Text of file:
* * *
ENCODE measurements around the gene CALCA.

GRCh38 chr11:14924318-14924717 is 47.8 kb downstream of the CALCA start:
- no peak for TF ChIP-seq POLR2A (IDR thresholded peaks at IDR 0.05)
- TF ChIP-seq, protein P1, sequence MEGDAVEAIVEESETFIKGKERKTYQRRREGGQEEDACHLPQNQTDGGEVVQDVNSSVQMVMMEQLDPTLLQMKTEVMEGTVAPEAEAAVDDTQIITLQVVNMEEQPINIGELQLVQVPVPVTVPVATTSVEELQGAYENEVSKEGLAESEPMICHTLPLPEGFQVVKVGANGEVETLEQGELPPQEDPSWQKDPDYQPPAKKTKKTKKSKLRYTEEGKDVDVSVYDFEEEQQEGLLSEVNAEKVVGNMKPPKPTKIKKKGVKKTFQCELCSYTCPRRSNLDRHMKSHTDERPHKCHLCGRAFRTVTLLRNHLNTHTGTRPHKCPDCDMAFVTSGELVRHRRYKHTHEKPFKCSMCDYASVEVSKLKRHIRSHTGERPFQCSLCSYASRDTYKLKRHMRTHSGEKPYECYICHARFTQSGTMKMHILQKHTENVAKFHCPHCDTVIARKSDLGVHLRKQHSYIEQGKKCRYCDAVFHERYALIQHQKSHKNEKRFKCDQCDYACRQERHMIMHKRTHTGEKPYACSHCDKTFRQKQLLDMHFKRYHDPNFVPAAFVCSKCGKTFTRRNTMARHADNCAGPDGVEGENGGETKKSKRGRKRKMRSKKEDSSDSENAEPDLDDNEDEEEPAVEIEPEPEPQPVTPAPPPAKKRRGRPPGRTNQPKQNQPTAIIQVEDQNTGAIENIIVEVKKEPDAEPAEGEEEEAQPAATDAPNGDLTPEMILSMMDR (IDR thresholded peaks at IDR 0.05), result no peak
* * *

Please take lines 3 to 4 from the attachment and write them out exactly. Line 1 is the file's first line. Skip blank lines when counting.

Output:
- no peak for TF ChIP-seq POLR2A (IDR thresholded peaks at IDR 0.05)
- TF ChIP-seq, protein P1, sequence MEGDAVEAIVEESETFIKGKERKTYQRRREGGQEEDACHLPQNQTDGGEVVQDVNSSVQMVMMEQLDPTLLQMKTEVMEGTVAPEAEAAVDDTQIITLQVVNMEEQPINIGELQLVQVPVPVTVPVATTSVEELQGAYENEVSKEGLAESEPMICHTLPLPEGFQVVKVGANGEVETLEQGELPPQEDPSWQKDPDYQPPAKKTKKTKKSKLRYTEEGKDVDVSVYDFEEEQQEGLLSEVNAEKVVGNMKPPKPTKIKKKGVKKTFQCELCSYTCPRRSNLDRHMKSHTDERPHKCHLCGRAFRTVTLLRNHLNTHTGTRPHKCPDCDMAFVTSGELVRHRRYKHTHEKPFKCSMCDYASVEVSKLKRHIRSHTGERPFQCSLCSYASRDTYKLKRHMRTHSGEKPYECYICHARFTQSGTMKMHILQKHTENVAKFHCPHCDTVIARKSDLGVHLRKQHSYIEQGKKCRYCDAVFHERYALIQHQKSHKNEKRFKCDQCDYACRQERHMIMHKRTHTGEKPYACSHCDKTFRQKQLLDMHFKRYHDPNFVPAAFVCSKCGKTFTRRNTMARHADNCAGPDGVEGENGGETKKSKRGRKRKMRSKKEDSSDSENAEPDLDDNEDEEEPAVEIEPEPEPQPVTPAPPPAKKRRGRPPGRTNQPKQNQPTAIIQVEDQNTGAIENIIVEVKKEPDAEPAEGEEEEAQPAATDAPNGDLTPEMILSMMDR (IDR thresholded peaks at IDR 0.05), result no peak